But locale isn't the movie's biggest problem. The perfunctory, unimaginative dialogue is. Though Josh Olson's script is a model of economy and efficiency, its graphic-novel roots are unmistakable, and don't mesh with the grace and precision of Cronenberg's compositions. Small-town homilies like "We look after our own here" and "This is a nice town, with nice people" are bandied about, but the intentionally banal dialogue isn't stylized enough to be entertainingly banal, and when a character stammers, "What are you? Some kind of multiple-personality schizoid?", you don't know what kind of world you're in. (A line like that only works in a comic book, or in a film with a comic-book mentality.) Cronenberg's visuals are fiercely believable - no director showcases viscera quite like him - yet I never quite believed it when his characters spoke; the director's sureness of tone is constantly at odds with the script's lack of one.

Cronenberg's movie is frustrating because I can't recommend it despite there being so many commendable things in it. Mortensen comes through with a marvelously suggestive performance - most of the movie's drama, and much of its comedy, centers around what, exactly, might be going on in Tom's head at any particular moment - and Bello, Ed Harris, and William Hurt give their roles a wealth of detail that's nowhere to be found in the material itself. (Hurt, in a vibrant, hammy cameo, does his most entertaining work since 1987's Broadcast News.) And for Cronenberg completists, the movie should be unmissable - his directorial mastery is never in doubt. Yet A History of Violence never quite satisfies; it's Art Pulp, which, unfortunately, isn't quite the same thing as Pulp Art.


Ben Kingsley in Oliver TwistOLIVER TWIST

Mud, decay, and poverty have never looked more ravishing than in Roman Polanski's new version of Oliver Twist. Polanski has scrubbed off any and all traces of sentimentality, shoving the working-class ugliness and squalor right in our faces, and has produced a big, impressive epic of a film with top-tier portrayals (by the adults, at least), highlighted by Ben Kinglsey's roguishly enjoyable Fagin. (Kingsley, croaking his lines in a high, light sing-song of a voice, creates a smashing caricature - Dickens would be proud.) The movie looks sensational and, with the actors assembled, often sounds sensational. Strangely, though, this Oliver Twist feels both rushed and dawdling, as it glides over the novel's pre-London sequences with undue haste - as if the movie couldn't wait to get somewhere else - and once we do arrive in London, the pacing slows to a crawl; you begin to feel every second of the movie's 140 minutes. And what's with that Rachel Portman score? The bouncy, chipper music is in complete dichotomy with Polanski's gloomy imagery; it's about as appropriate for the material as Mozart's Requiem would be for an episode of Full House.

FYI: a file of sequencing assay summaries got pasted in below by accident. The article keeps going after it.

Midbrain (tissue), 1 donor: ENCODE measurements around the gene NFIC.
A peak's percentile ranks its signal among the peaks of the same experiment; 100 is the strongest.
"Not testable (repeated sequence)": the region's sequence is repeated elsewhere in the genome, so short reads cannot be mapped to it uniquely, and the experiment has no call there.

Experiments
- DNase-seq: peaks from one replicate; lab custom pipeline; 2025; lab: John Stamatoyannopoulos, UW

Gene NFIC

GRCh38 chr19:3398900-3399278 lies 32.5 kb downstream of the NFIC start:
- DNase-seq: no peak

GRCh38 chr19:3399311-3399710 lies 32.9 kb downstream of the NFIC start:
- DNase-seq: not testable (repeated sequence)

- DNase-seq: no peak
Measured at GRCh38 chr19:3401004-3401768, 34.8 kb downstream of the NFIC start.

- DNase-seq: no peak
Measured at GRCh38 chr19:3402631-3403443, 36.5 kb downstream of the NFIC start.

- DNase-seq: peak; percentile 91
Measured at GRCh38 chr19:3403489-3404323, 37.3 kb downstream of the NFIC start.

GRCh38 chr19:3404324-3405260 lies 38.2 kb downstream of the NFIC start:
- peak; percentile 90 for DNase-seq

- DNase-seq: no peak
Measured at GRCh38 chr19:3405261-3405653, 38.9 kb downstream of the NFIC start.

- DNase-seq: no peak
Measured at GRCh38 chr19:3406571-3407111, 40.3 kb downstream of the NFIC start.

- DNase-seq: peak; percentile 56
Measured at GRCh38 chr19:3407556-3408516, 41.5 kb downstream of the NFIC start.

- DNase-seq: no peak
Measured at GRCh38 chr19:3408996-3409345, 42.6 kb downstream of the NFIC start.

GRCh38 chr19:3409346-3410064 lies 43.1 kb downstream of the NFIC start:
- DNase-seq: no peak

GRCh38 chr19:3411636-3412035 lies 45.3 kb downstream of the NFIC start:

Adam Baldwin, Jewel Staite, Alan Tudyk, Gina Torres, Nathan Fillion, Sean Maher, and Summer Glau in SerenitySERENITY

Before viewing Joss Whedon's sci-fi diversion Serenity, I hadn't seen one episode of Firefly, the short-lived space Western the movie derives from. (Eleven episodes aired on Fox in 2002.) Yet I'm planning to seek out the series' DVDs immediately, as the movie was so clever and funny and wonderfully strange that I'm already hungry for more; once I adjusted to Serenity's goofily archaic prairie dialogue, which took all of 10 minutes, I don't think I stopped smiling once. Visually, the movie isn't very distinctive - like 1998's X-Files movie, it looks just like a TV series blown up as a feature film - but Whedon is so inventive that you barely notice, and the movie has a fresh spirit, a good cast, and a lot of great ideas. (Since, of course, there is no sound out there, Serenity's space explosions are presented with blissfully silent flashes of light.) The obvious Firefly fans in the audience seemed to have a great time. I'm ready to join their ranks.